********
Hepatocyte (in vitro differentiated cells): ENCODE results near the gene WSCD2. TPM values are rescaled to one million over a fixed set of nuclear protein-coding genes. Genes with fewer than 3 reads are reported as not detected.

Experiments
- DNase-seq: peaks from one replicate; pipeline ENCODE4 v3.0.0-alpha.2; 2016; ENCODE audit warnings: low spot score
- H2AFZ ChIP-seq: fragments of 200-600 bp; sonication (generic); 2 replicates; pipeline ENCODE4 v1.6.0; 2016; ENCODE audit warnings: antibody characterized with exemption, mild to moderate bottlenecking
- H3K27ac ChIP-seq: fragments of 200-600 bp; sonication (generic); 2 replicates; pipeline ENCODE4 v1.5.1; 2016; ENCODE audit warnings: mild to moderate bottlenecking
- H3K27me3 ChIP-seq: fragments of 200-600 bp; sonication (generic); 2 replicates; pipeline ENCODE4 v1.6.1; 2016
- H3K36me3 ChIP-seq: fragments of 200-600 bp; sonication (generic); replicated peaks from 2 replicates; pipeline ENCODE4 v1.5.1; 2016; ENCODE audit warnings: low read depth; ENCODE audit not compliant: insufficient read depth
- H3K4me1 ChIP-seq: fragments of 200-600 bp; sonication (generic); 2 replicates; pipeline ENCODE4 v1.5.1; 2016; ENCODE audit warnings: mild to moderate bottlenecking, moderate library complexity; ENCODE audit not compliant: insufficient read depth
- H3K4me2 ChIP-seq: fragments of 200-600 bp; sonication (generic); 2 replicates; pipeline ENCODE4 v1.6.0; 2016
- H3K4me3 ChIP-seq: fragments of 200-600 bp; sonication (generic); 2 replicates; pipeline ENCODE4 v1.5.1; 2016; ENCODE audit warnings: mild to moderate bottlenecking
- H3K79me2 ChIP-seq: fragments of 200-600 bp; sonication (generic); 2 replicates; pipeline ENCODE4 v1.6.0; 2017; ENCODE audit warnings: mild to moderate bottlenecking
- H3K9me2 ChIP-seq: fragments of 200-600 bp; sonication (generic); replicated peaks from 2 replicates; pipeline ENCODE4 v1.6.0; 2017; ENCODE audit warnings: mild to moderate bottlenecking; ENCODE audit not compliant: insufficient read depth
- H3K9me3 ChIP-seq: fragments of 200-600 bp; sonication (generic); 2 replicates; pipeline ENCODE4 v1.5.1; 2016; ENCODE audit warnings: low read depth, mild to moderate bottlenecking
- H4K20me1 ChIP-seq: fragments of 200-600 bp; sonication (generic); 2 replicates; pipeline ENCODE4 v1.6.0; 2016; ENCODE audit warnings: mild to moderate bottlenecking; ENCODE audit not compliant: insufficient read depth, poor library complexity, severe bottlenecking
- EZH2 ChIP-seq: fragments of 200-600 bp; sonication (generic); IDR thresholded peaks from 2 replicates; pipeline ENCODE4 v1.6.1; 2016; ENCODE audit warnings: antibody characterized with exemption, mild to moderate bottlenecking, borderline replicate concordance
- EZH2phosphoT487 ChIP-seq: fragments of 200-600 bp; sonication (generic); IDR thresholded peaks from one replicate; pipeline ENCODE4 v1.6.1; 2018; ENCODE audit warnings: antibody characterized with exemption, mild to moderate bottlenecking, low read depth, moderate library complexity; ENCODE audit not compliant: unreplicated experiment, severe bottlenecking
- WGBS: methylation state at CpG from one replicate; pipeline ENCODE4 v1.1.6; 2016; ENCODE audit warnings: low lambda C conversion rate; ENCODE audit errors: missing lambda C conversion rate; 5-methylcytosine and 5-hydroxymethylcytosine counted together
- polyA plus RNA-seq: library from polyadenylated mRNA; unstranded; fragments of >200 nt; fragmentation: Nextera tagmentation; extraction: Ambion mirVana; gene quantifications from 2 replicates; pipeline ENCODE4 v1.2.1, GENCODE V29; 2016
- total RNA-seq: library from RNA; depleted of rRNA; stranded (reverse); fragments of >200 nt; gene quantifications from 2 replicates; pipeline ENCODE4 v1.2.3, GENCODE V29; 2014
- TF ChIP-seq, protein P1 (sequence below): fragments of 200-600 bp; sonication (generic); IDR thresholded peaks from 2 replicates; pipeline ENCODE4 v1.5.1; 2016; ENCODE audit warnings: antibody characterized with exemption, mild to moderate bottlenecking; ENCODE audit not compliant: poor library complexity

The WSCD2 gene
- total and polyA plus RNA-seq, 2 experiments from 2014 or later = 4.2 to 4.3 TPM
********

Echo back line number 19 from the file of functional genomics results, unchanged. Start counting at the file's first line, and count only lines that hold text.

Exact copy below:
- total RNA-seq: library from RNA; depleted of rRNA; stranded (reverse); fragments of >200 nt; gene quantifications from 2 replicates; pipeline ENCODE4 v1.2.3, GENCODE V29; 2014